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Francis Edward Rogers


Serial No:
Serial No. 1184

6th Light Horse Regiment & 2nd Light Horse Regiment


Francis Edward Rogers - Information

The Rogers family lived on a property called Minchin in Campbelltown. They had moved there from Sydney, where Francis was born in Burwood in 1894. He did fairly well in school and completed further training to become a woolclasser. Just before the Gallipoli Campaign commenced, Francis enlisted in the AIF in Liverpool on the 10th of April 1915, aged 21. He said goodbye to his family and joined the Light Horse. During training, he was posted to the 8th Reinforcements, 6th Light Horse Regiment in early May. He was then shipped out from Sydney onboard the HMAT Suffolk on the 28th of July 1915.

Francis arrived in Egypt, and joined his comrades in arms at Gallipoli. After some very bitter fighting, the Gallipoli Campaign had proved too costly and was called off. In the new year, he returned to Egypt, transferred to the 2nd Light Horse Regiment. The 2nd Regiment was then sent out to patrol the Nile Valley and Suez Canal. Protecting the canal, they engaged the Turks during the Battle of Romani on the 4th of August 1916. Here, Francis was wounded in action, receiving a painful bullet wound to his hip. He was taken to the 26th Casualty Clearing Station in Kantara, and was then admitted to the 3rd General Hospital in Cairo. Francis recovered from his wound and was given lighter duties stationed to the Australian Army Postal Corps in early November. While he was with the Postal Corps, he was charged with stealing nine cases of beer from a railway truck in Moascar in December. He was found guilty and sentenced to four months confinement. His sentence was then commuted to three months imprisonment in Cairo.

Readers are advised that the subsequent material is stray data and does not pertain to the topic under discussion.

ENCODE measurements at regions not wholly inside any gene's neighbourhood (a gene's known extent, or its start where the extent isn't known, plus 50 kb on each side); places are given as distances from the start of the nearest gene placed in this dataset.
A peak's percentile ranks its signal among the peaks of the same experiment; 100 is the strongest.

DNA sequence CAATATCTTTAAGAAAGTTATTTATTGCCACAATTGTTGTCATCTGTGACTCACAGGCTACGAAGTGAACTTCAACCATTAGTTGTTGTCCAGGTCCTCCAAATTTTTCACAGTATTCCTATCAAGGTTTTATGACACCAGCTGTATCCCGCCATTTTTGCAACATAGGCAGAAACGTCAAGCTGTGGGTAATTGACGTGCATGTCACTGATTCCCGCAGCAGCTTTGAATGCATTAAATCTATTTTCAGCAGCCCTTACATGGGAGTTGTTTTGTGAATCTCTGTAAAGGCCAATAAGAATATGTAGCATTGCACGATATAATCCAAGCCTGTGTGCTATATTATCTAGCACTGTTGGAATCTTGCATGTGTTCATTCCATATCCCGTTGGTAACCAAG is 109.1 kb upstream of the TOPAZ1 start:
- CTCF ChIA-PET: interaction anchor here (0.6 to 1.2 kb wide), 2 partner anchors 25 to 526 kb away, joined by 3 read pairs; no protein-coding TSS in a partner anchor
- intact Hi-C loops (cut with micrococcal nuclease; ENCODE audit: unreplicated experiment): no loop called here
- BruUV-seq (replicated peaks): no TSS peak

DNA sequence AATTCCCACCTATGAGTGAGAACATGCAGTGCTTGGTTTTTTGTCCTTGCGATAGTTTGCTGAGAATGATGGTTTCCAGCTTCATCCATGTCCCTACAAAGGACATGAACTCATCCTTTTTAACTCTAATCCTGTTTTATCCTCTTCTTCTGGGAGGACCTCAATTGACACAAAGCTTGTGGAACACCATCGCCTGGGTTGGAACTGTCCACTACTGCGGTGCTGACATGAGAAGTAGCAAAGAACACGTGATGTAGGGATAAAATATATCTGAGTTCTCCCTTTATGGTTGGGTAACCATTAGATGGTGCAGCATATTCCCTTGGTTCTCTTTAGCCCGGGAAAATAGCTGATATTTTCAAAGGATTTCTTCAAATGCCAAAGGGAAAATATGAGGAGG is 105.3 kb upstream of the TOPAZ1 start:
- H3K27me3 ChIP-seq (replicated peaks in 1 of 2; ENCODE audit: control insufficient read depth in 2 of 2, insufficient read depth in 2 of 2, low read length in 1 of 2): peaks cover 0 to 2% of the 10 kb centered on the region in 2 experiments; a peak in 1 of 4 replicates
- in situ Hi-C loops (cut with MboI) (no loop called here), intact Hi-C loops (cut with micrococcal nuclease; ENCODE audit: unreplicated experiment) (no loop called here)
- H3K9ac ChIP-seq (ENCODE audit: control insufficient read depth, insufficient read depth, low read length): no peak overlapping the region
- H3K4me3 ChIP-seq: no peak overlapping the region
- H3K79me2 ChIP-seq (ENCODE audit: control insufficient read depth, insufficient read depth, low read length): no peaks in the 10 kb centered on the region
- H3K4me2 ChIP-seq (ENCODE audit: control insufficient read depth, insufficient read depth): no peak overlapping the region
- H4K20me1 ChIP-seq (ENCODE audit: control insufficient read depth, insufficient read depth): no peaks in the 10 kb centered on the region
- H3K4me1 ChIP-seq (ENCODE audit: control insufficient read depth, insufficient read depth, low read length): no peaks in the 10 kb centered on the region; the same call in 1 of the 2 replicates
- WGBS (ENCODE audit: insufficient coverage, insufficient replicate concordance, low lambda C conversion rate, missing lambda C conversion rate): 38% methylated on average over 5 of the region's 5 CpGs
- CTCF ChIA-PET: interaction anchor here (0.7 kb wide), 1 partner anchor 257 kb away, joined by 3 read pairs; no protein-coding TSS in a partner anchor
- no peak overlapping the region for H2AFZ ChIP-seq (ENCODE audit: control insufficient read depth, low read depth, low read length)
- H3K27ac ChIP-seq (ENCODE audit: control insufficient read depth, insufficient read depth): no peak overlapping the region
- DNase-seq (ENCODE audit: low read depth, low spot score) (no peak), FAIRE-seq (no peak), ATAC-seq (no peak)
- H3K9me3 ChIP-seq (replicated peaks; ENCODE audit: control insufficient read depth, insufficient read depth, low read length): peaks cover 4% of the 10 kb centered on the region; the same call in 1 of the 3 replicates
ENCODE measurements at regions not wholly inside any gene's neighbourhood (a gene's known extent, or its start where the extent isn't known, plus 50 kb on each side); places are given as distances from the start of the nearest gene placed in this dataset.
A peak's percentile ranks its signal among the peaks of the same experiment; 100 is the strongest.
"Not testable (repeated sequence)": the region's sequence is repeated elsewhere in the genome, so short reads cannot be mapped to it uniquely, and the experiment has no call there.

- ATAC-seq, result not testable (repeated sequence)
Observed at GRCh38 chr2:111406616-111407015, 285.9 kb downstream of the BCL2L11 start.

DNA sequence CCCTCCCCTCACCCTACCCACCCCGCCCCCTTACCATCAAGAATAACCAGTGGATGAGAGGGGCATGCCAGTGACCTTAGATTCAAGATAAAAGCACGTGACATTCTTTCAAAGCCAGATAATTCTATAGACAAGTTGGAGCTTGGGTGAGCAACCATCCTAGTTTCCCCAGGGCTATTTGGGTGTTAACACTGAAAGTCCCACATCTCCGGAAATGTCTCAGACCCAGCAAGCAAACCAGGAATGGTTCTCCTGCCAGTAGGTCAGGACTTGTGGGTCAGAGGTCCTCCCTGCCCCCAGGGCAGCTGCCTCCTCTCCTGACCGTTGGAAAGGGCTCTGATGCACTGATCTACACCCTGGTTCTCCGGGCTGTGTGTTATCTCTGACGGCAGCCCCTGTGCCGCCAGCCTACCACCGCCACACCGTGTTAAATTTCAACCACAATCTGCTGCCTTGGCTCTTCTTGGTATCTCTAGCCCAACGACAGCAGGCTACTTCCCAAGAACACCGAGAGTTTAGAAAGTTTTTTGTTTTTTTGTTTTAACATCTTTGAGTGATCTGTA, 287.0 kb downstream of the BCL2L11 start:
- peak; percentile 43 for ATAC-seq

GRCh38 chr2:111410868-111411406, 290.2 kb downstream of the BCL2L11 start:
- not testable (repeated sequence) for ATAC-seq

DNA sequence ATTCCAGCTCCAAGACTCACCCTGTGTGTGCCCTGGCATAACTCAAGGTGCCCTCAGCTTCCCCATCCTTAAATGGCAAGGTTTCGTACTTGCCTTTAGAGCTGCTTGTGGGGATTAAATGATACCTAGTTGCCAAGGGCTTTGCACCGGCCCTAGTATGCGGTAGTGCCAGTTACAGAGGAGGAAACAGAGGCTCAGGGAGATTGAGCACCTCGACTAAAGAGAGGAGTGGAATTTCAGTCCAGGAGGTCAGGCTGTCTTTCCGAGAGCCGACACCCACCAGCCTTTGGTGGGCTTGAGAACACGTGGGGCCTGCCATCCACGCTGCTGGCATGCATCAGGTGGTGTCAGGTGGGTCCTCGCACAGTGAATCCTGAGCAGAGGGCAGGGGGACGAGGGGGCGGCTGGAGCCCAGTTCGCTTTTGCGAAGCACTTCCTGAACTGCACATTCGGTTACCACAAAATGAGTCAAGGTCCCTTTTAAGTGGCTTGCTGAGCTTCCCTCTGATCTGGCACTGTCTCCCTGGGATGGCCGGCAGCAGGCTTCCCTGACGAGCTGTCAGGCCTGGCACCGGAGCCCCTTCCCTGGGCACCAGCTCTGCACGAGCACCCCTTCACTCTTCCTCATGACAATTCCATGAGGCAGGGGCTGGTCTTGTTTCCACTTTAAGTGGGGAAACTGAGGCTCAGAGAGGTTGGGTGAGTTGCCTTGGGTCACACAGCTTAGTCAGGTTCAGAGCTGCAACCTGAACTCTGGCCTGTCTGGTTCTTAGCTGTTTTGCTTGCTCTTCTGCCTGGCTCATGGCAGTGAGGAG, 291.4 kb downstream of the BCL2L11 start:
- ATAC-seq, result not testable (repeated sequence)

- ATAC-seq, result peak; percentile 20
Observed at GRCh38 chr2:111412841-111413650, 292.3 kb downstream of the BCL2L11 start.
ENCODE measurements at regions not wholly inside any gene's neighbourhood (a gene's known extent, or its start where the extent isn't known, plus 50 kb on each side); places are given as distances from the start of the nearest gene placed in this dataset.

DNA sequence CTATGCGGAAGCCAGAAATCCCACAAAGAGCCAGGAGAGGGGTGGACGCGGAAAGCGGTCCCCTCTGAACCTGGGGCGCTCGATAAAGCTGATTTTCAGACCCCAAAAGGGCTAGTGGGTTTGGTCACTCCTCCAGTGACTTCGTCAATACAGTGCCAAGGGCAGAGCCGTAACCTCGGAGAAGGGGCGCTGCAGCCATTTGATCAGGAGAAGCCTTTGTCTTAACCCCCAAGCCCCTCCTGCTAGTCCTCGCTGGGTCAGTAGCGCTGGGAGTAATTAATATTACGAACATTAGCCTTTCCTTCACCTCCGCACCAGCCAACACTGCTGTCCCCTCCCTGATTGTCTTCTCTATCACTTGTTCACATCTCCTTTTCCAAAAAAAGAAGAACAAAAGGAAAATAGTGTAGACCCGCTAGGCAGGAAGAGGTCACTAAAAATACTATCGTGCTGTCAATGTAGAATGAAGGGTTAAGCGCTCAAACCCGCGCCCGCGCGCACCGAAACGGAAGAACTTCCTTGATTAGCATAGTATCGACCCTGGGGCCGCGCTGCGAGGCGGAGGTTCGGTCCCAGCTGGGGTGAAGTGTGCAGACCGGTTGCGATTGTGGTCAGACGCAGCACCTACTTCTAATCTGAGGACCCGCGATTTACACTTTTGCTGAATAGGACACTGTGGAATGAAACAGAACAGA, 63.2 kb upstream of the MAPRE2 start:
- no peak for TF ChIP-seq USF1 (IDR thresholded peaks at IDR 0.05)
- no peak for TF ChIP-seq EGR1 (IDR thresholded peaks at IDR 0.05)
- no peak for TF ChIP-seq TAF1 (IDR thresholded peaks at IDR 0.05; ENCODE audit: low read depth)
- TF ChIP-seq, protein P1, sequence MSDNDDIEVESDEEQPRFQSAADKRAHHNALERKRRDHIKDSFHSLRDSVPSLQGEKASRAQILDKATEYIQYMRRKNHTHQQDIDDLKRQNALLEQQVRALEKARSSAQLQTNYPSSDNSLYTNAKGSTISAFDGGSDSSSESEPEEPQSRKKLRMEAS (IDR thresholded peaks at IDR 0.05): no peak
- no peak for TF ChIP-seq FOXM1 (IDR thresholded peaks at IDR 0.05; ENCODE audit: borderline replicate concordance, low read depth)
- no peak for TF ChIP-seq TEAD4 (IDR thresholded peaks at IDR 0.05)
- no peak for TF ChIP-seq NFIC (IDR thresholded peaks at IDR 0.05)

Francis completed his time in detention on the 28th of March 1917. Upon release, he was taken on strength to the 2nd Light Horse Training Regiment. In mid April, he was attending a School of Instruction, and by May had returned to the 6th Light Horse Regiment. Francis then completed extra training in September, and was appointed Driver. In 1918, operations moved out of Palestine and into the Jordan Valley. Here, Francis was wounded in action a second time. Early in the year, he was caught in a gas attack, and had to be evacuated to England for treatment, admitted to Birmingham War Hospital. At the end of May, he had rejoined his unit back in Jericho. Here, he reverted to Trooper, and was able to reunite with his little brother, Robert, whom had been transferred to his unit. Towards the end of the year, Francis started to feel very ill, reporting to hospital in October with malaria, where he remained until the war ended in November. He was released in December, however, while he was under observation, doctors uncovered that Francis was suffering with a nasal obstruction. In fact, he had difficulty breathing for the previous three years. This would have been a result of the many sand storms and the gas attack. Because of the nasal obstruction, Francis was sent home on the HT Margha on the 29th of January 1919 for a medical discharge.